Is the D30 better that film?

What do I mean by "better" and what do I mean by "film". That’s what the debate is raging on about. It also has to do with my testing methodology. Why didn’t I use a different lens? (I have). Why didn’t I compare to a traditional chemical print? (Because digital prints are better). Should I have used a smaller aperture? (I have in other tests). Did I use mirror lock-up? (Yes, in other tests). What type of loupe did I use? (Schneider MC 4X Aspheric). Why didn’t I have a drum scan made? (Because for this purpose theImaconis just as good).

One more thing. Some have said that what I’m comparing theD30to is the combination of filmandscanner. Yup. That’s what I’m doing. Arguably the best desktop scanner on the market and the sharpest finest-grained ISO 100 transparency film. This is what I use. This is what I’m comparing to. I’m not seeking absolutes. I’m trying to determine how what I’ve been doing till now compares with this new method. Anything else would be meaningless‚ for me at least.

I’ve said this before elsewhere, but it’s worth repeating for anyone coming to the party late. I’m a pretty good photographer. I’ve been at this for over 30 years and have made my living at it for many of those years. I’ve been writing articles for magazines and technical journals for most of that time. I’m a decent darkroom worker and have taught courses in Cibachrome/Ilfochrome printing. I’m a competent digital image processing person. I write articles on PhotoShop technique and teach its use by photographers. I’m using state-of-the-art cameras, lenses, scanners, printers, computers and software.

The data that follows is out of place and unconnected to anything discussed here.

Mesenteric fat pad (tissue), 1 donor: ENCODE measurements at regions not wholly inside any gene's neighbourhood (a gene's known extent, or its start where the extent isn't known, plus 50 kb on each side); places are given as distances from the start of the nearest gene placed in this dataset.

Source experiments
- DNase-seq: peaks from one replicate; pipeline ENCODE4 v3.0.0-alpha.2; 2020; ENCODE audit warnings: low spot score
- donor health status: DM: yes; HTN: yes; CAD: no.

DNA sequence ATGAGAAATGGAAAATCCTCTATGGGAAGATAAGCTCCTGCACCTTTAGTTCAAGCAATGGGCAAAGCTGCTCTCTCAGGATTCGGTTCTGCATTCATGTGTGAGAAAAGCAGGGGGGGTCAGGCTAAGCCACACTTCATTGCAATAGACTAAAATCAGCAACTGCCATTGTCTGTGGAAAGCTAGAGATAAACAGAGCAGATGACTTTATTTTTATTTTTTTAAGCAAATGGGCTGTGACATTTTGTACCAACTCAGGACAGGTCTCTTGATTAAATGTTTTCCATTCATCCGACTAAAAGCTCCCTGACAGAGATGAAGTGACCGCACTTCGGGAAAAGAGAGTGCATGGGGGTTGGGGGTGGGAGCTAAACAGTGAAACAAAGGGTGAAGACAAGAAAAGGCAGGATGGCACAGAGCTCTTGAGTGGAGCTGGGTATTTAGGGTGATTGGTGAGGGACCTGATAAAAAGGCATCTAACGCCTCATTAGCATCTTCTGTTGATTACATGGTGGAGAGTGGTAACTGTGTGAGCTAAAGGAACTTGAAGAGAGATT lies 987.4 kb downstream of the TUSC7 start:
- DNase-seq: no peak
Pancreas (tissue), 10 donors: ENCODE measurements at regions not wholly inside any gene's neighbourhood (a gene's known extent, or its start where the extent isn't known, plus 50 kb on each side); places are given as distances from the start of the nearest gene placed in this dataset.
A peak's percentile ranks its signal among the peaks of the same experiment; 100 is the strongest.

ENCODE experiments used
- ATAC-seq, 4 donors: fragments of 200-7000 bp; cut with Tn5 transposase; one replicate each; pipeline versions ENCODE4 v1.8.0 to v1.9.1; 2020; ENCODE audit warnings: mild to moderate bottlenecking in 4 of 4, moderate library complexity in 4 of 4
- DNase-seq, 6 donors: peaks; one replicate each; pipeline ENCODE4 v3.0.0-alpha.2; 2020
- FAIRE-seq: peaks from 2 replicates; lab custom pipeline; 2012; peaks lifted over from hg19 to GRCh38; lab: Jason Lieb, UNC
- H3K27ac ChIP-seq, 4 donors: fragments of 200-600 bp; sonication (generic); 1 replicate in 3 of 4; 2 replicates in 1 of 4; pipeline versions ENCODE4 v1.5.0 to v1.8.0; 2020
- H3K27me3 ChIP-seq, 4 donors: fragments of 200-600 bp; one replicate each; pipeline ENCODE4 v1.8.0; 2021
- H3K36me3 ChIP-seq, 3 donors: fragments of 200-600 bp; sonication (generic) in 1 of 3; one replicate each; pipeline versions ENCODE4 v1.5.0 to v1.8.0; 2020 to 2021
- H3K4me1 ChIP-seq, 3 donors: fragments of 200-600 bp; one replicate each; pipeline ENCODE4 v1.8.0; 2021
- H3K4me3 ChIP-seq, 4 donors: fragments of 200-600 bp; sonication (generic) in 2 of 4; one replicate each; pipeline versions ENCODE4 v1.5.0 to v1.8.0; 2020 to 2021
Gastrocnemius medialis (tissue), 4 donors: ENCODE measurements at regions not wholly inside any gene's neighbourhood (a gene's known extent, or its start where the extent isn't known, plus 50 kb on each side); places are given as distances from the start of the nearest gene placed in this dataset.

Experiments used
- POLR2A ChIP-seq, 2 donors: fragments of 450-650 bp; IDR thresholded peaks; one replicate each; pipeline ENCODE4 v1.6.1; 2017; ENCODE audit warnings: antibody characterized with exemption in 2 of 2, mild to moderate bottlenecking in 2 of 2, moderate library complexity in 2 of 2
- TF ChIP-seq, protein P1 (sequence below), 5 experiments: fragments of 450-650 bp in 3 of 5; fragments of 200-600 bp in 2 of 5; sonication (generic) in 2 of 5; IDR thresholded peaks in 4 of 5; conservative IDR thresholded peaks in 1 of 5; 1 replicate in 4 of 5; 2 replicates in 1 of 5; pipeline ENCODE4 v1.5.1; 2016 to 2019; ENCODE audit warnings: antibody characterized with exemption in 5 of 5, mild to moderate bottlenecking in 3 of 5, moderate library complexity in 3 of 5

Why am I telling you this? Because I lack the ability to sit down and show you my prints personally. You can see some of what I see on the relatively low (roughly 72 dpi) resolution of your monitor, but I have no idea what you’re seeing because of this limitation and other variables. I do know though whatI’mseeing. I also know thateveryonewho I’ve shown my prints to thus far, layman and photographers agrees with my evaluation.